US restrictions bite harder on shipping
America’s sanctions on Venezuela are nothing new. For more than a decade now, the US has imposed sanctions in response to activities of the Venezuelan government and Venezuelan individuals.
But the situation has escalated this month with the Trump Administration significantly expanding sanctions in response to what it terms the “authoritarian leadership” of disputed president Nicolás Maduro.
As of June 1, 2020, the US Treasury Department had imposed sanctions on at least 144 Venezuelan or Venezuelan-connected individuals, and the US State Department had revoked the visas of hundreds of individuals and their families.
Events ramped up further as the month progressed with two announcements from the US Treasury listing sanctioned companies and ships that had engaged in “illicit schemes with designated persons”. State-owned Petroleos de Venezuela, SA (PdVSA) is cited by the Treasury as central the corruption in Venezuela.
“As the illegitimate Maduro regime has done before, the regime turned to Petroleos de Venezuela, S.A. (PdVSA), its primary conduit for corruption, and the institutions that no longer serve its people, to exploit and profit from Venezuela’s natural resources,” said the Treasury. “The exploitation of Venezuela’s natural resources, including oil, for the benefit of the illegitimate regime of President Maduro and his cronies is unacceptable.”
Those that facilitate such activity risk losing access to the US financial system.”
The latest rounds of sanctioned company and vessel designations restate the seriousness of the US’ resolve in this matter and have not been taken lightly. Three Greece-based shipping firms related to these sanctions have publicly halted trade with Venezuela. Athens-based Dynacom Tankers Management was “committed to refraining from any future business involving Venezuela”. NGM Energy SA said it has implemented a strict policy against servicing vessels intending to call at Venezuela or to load cargo of Venezuelan origin in the future. Thenamaris, meanwhile, said it was fully co-operating with US authorities on sanctions imposed on one of the ships.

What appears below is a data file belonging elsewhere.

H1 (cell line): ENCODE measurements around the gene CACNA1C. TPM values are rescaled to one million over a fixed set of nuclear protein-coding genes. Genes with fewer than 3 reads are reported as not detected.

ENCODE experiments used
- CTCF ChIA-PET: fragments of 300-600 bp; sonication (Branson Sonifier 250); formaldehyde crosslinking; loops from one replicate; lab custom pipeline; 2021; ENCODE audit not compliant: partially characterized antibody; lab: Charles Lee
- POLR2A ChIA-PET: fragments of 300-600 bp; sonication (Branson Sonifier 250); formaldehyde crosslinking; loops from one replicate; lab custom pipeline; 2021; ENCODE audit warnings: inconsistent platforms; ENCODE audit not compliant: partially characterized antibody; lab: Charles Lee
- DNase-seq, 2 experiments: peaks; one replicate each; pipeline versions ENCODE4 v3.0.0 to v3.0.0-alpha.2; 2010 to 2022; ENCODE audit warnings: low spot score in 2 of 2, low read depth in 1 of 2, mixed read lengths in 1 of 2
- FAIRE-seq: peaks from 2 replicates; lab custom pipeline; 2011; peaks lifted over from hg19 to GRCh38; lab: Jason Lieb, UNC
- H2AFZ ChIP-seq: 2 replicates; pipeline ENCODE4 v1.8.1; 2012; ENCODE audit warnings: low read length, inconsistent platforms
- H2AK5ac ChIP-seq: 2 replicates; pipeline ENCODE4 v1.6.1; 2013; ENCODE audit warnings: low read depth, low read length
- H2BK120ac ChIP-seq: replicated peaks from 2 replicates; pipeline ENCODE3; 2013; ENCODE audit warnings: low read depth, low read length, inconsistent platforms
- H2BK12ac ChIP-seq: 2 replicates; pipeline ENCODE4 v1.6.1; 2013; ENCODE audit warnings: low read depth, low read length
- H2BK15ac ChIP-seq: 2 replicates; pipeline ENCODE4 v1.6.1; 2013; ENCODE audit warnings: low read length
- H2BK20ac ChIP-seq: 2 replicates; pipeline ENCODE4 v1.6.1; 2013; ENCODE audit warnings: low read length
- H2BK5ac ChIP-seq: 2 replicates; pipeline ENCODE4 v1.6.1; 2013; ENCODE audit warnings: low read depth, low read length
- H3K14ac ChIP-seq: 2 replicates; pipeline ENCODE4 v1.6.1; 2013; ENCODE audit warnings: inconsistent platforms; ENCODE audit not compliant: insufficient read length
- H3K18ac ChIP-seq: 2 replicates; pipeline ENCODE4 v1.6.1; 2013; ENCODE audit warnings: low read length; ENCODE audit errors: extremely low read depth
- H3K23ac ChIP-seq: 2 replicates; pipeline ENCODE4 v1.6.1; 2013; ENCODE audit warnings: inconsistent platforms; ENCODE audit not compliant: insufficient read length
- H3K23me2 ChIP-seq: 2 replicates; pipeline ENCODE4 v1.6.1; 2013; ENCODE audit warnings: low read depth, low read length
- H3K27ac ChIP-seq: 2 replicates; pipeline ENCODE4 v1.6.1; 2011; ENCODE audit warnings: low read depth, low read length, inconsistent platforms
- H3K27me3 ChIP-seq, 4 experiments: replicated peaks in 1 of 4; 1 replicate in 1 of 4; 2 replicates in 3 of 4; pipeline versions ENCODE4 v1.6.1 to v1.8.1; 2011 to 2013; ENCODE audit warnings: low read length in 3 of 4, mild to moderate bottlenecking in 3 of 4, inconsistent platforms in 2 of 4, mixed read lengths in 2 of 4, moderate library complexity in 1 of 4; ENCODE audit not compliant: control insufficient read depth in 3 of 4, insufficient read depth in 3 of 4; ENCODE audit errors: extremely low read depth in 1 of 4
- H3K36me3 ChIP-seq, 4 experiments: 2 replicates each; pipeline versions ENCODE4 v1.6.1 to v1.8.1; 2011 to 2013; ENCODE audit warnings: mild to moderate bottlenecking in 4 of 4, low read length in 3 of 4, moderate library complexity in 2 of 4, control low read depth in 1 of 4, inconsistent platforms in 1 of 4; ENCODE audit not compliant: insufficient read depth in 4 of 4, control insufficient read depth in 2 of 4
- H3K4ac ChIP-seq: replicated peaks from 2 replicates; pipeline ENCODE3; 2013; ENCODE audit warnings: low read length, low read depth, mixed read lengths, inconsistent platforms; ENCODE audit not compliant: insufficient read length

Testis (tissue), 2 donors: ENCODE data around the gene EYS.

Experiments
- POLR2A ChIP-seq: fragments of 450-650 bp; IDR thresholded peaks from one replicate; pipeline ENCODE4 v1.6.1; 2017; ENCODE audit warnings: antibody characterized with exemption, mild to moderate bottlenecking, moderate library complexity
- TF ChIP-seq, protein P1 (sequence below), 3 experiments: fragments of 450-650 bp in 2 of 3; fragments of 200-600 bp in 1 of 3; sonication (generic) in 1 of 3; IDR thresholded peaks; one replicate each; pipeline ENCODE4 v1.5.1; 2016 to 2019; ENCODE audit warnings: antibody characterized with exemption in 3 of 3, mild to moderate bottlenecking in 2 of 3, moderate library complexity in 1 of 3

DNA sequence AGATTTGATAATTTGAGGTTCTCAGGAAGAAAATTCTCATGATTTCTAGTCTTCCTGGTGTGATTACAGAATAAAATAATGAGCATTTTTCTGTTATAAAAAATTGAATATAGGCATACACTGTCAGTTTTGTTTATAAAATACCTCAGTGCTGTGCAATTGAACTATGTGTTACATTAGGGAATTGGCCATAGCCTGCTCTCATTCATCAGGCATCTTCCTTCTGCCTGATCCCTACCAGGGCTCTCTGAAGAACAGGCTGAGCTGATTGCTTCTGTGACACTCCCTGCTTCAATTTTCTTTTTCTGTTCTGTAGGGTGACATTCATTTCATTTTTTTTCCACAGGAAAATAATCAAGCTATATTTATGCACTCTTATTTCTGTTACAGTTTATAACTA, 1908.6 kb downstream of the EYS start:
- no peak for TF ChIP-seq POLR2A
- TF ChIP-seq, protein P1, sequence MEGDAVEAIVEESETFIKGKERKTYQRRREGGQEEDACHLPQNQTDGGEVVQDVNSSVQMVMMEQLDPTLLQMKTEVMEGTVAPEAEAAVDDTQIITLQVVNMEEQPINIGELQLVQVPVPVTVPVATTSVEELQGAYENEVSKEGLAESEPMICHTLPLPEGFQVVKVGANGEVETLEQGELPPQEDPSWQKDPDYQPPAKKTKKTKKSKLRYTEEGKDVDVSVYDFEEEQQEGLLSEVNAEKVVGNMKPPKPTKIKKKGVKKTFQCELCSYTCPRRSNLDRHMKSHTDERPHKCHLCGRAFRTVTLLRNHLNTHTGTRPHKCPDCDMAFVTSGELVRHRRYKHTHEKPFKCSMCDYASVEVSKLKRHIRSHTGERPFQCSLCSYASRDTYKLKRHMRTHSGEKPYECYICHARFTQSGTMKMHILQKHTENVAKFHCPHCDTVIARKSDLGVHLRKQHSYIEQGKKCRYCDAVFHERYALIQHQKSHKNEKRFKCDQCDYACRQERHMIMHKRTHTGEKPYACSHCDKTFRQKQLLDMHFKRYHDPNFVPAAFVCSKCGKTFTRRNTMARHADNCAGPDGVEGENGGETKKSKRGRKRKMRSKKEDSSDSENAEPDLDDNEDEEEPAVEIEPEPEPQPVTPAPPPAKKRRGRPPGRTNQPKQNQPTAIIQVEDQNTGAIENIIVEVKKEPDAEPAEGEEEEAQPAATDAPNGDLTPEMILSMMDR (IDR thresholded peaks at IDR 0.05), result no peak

Escalation of tensions
Lawyer Steptoe & Johnson LLP said in a briefing note that the actions are just the latest in a string of recent designations targeting entities involved in the Venezuelan oil sector and the actions offer a number of insights for companies doing business with Venezuela and operating in the oil and shipping industries more broadly. Outlining takeaways, the firm pointed out that firstly the companies cited in the latest sanctions listing sought to structure their dealings in a sanctions compliant manner. “The fact that Libre Abordo and Schlager took a number of measures to promote compliance with US sanctions, but were ultimately designated, demonstrates the complexity of US sanctions and the importance of consulting with experienced counsel prior to engaging in conduct that may present sanctions risks.”
Secondly, Steptoe & Johnson references the accelerated response from the US Treasury. “The very rapid two week delisting of these entities and vessels demonstrates the high priority that OFAC has placed on the delisting process in this instance, in the wake of rumours and concerns in the market about significant targeting of vessels that have served Venezuela and possible increases in global shipping rates.”
Areas to watch
Insurer Skuld advises that while the US sanction provisions are “inherently vague, and possibly subject to change”, their effects on operations are nevertheless already being felt. It advises that vessel owners or operators who have contracts directly with PdVSA, or PdVSA subsidiaries, which oblige the vessels to carry the cargoes to the US, will be affected. “The sanctions will likely impinge most directly upon vessels already on charter to PdVSA, or any subsidiary, to carry cargoes to the US, and more particularly those vessels already loaded.”
Added to this, any ensuing delays, or other issues regarding the disposition of loaded cargo, may give rise to disputes between owners and charterers. More generally, Skuld adds that vessels scheduled to call in Venezuela, but which might not otherwise be subject to sanctions (no carriage to the US) may still encounter problems if they are deemed “facilitators” or may be subject to delays or other issues due to the general conditions now prevailing in Venezuela.
The sanctions have already had the desired effect: Venezuela’s oil exports fell from 737,000 bpd in April to 573,000 bpd in May, according to Trading Economics, marking an historic low. Added to this, inventories in Venezuela are filling up quickly and with ships refusing to lift the only option is to shutter production.
While the Treasury has made it clear that US sanctions need not be permanent – sanctions are intended to “bring about a positive change of behaviour” – there seems to be little effort from Venezuela’s Maduro regime to address issues. Treasury Secretary Steven T Mnuchin has criticised the Maduro regime for enlisting the help of maritime companies and their vessels to continue the exploitation of Venezuela’s natural resources “for the regime’s profit”, adding that “the United States will continue to target those who support this corrupt regime and contribute to the suffering of the Venezuelan people”.